Hip-hop bloggers tend to throw around the term “psych rap” a lot these days, and rightfully so, because it definitely applies to many of the more popular independent records coming out right now. However, I’m starting to get the impression that when the average listener hears the term he immediately thinks “songs about popping molly,” which is a shame because, to my ears at least, psych rap and psychedelic music in general are about much more than simply getting high and touching people. Psychedelia is about the expansion of consciousness via the alteration of perception, a change that can occur in a myriad of ways, and while drugs can play a big part in the experience, they are supposed to be more of a means than an end.
Along with a few other monumental releases like Edan’s Beauty and the Beat and Aesop Rock’s Bazooka Tooth, LoDeck and Omega One’s Postcards from the Third Rock stands as one of psych rap’s landmark releases. An aptly titled concept album, it takes listeners on a vacation of the mind while exploring in great depth all the themes we tend to associate with psychedelics, asking us what is real, how do we perceive time and space, where is the line between genius and insanity, and how does the ego inform our senses of identity, individuality, and community.
The wigged man sitting before you listens intently, his jaw gradually dropping to his lace jabot as you explain: “The rapper recites rhythmic poetry over musical pieces often comprised of looped samples and drum breaks.”
“But samples of vhat and vhat is a drum break?” he demands.
“Of records,” you say, forgetting that for all his musical talents, the man in the frocked coat has never heard an audio recording in his entire life, nor will he. For him, the concept does not exist.
“And you call this music?! Absurd!”
That’s what I imagine when I hear “This is as good as back in the day is/ Absurd like a rap song described to Amadeus.” This couplet from “A Day in the Triangle,” perhaps more than any other rhyme on the whole album, forever remains fresh in my mind. From a technical perspective it’s very basic — a two-syllable rhyme with a couple similes, a set-up, and a punch line. But once we really process what LoDeck is saying, a whole world of interpretations begins to emerge. On the surface, he’s literally saying this day in the Bermuda triangle is ridiculous. Yet on a deeper level, by alluding to a breakdown in the fabric of time, he prompts the listener to question the very notion of time itself, more specifically how our perception of it affects our judgment. If we connect the two lines, what’s absurd could be the very premise of the set-up. “As good as back in the day is absurd.” Calling into question the positive connotation normally associated with the phrase “back in the day” raises a valid point and one that is especially relevant to hip-hop fans. Isn’t it somewhat absurd to romanticize a bygone era in its entirety? It’s not like every rap single from 1979 is amazing.
There is an irony here though, in that the couplet itself, were it not for LoDeck’s Russian accent and gravelly delivery, might not sound so out of place in an early ’80s rap tune. As a matter of fact, there are at least one or two records from that era that juxtapose hip-hop and classical music. Perhaps one of them inspired this line… or maybe it was just the sherm and shrooms. Either way, this type of imaginative thinking is exactly what listening attentively to Postcards from the Third Rock encourages. From the metaphysical meanderings of “On a Path” and “Wipe Out Zone” to the lyrically evolved posse cuts “Nice Kids” and “Titanium,” there is not one track on here that fails to get heads nodding and minds working.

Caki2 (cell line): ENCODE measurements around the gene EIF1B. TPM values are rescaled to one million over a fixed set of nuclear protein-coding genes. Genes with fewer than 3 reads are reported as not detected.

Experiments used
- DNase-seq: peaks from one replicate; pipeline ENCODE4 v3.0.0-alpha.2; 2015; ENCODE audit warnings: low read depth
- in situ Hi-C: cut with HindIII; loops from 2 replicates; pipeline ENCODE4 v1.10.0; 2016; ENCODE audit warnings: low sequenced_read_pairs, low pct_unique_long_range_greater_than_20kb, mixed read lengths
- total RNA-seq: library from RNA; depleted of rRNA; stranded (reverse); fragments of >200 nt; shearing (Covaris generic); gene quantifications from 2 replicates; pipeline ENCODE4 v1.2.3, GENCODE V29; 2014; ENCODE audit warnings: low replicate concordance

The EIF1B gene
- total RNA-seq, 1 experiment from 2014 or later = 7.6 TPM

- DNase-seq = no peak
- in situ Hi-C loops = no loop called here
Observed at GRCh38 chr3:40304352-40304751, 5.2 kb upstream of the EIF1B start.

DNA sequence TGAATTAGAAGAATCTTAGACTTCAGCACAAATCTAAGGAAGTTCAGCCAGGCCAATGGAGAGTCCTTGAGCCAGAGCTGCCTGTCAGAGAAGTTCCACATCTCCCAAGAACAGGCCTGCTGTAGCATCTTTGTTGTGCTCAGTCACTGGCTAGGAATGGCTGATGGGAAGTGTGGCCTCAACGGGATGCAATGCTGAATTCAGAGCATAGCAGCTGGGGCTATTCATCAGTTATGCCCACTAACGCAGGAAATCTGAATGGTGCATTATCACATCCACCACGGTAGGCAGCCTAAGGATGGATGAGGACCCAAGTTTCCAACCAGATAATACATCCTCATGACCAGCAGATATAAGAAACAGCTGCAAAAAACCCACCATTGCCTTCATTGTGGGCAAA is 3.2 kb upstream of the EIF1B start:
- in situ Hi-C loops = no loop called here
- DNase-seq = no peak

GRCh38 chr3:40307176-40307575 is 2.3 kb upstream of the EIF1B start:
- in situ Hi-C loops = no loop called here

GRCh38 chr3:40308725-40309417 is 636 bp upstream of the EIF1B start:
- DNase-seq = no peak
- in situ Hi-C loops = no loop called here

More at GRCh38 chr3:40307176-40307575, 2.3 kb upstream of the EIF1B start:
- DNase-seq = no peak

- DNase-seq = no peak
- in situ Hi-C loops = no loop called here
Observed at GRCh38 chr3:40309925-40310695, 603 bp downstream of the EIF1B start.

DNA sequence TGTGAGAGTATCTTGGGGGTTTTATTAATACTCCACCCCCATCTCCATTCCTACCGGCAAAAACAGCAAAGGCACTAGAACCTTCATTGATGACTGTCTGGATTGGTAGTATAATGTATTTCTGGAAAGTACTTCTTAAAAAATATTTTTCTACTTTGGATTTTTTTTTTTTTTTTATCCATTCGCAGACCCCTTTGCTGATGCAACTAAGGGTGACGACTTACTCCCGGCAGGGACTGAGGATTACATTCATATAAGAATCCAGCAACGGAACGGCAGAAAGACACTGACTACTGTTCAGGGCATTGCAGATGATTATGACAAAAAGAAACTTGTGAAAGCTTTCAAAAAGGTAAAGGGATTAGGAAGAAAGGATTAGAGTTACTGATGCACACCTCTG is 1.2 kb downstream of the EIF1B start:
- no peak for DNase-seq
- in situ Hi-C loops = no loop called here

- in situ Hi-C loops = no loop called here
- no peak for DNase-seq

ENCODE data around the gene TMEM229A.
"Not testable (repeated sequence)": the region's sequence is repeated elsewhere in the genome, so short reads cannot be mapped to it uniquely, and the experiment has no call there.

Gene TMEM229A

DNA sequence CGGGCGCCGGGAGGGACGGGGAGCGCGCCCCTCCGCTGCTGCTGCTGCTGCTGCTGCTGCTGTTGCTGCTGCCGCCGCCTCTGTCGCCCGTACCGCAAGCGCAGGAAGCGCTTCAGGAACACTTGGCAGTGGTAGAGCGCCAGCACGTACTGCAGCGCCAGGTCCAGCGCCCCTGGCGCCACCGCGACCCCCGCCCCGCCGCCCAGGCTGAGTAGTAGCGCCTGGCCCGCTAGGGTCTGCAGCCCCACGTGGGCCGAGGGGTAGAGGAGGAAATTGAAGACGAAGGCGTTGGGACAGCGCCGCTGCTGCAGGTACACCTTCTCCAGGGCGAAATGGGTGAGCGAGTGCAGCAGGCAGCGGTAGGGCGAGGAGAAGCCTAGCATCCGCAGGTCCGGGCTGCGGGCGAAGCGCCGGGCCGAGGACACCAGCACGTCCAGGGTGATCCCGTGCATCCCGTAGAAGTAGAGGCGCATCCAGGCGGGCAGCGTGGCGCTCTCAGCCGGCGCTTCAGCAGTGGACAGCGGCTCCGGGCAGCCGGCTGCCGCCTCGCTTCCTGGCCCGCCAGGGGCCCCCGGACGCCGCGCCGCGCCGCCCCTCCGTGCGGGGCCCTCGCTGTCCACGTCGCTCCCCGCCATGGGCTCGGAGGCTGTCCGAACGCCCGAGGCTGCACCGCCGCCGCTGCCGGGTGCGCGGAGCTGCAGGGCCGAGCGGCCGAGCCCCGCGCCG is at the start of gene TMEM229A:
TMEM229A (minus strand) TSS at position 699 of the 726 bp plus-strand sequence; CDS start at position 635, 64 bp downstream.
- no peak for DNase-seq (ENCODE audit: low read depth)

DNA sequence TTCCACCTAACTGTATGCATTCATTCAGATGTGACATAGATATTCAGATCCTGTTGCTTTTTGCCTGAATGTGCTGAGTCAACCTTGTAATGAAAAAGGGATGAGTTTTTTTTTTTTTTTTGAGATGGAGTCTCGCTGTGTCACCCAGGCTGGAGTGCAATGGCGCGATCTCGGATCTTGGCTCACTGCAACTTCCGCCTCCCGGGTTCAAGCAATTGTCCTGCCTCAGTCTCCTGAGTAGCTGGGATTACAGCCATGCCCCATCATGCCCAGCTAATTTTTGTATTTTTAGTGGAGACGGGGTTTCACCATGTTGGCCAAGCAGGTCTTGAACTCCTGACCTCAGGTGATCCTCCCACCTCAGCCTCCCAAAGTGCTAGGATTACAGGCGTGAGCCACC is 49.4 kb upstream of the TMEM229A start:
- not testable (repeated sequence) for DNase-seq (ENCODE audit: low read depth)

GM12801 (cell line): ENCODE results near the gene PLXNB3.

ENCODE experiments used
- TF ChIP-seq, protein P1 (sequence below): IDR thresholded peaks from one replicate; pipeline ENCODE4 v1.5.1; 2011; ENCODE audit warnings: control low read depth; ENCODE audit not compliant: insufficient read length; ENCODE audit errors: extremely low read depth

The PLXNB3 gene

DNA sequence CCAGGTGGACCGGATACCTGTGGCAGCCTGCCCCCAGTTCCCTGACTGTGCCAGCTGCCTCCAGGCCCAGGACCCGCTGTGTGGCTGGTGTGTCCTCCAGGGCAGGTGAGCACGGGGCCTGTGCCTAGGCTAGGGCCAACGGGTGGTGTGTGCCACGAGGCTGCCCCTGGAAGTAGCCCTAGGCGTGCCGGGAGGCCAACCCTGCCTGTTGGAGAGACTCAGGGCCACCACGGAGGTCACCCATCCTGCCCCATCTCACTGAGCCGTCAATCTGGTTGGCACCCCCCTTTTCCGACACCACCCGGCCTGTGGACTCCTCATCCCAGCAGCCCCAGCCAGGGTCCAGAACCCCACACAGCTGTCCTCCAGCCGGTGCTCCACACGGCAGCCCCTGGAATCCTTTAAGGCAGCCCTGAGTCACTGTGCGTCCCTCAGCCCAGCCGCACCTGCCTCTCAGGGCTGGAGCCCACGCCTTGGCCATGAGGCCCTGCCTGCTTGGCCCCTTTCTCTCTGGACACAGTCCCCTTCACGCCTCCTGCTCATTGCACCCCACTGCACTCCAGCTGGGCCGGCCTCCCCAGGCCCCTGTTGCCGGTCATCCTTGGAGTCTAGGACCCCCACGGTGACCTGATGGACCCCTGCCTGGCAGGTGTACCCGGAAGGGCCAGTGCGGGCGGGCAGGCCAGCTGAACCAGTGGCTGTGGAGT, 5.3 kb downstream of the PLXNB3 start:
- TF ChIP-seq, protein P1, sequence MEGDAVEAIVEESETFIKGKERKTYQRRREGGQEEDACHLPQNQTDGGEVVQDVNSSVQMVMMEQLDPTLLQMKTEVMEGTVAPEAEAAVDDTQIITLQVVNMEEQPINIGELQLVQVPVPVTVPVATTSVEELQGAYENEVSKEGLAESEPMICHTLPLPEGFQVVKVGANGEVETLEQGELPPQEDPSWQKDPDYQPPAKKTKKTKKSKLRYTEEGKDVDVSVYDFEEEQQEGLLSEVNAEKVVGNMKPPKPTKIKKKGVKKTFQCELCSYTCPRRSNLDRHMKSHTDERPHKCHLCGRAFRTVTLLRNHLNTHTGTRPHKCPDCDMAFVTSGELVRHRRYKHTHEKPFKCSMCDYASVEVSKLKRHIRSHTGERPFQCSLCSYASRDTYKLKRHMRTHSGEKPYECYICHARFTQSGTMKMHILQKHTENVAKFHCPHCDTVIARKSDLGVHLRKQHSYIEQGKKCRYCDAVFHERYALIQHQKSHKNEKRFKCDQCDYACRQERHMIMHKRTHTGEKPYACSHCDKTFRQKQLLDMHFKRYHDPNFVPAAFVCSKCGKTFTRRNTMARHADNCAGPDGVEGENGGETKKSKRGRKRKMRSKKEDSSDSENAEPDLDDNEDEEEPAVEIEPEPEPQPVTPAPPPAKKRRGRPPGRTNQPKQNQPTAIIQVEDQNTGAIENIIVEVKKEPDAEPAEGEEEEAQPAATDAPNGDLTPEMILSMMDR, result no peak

The challenge of simultaneously preserving rap music’s traditions and advancing the art form is an idea that comes up continually throughout the album. LoDeck kicks off his second verse of the title track with a dedication, “I’ma send this one out to pioneers who shaped up my ideas/ writers, MCs, engineers, the placeholders,” while the next song, “No Rims,” bluntly conveys the Bensonhurst-based MC’s rejection of tired clichés, with lines like “Bunch of suckers thought they could bluff they way/ to a castle full of gold relaxing with a centerfold/ kicking that embarrassingly old one-two” and “Who the hell could stand that braggadocios/ stomach that stank flow for the length of a show?” The quest to find one’s own place, both in a given subculture and in the world at large, is further explored in the tragic yet triumphant, stranger-than-fiction parable that is “Understand U.”
Tellingly, the artists’ refusal to conform to prevalent industry standards was likely one of the major factors that prevented this album from reaching a larger audience. 2008 came toward the end of a period during which very few progressive hip-hop records were able to make waves in America, so even though the album was critically praised for its cohesiveness by Cool’eh Magazine and given a phenomenal 9.8 rating by IGN, other review sites were less than enthused. HIPHOP DX, for example, dismissed it as “an acquired taste that some may never acquire.” In the end, Postcards from the Third Rock probably did more to advance the genre than it did the careers of LoDeck and Omega One — possibly their intention from the start. One is forced to wonder if the album would’ve been as widely ignored had it dropped in 2012, now that “psych rap” is all the rage. I sincerely doubt it.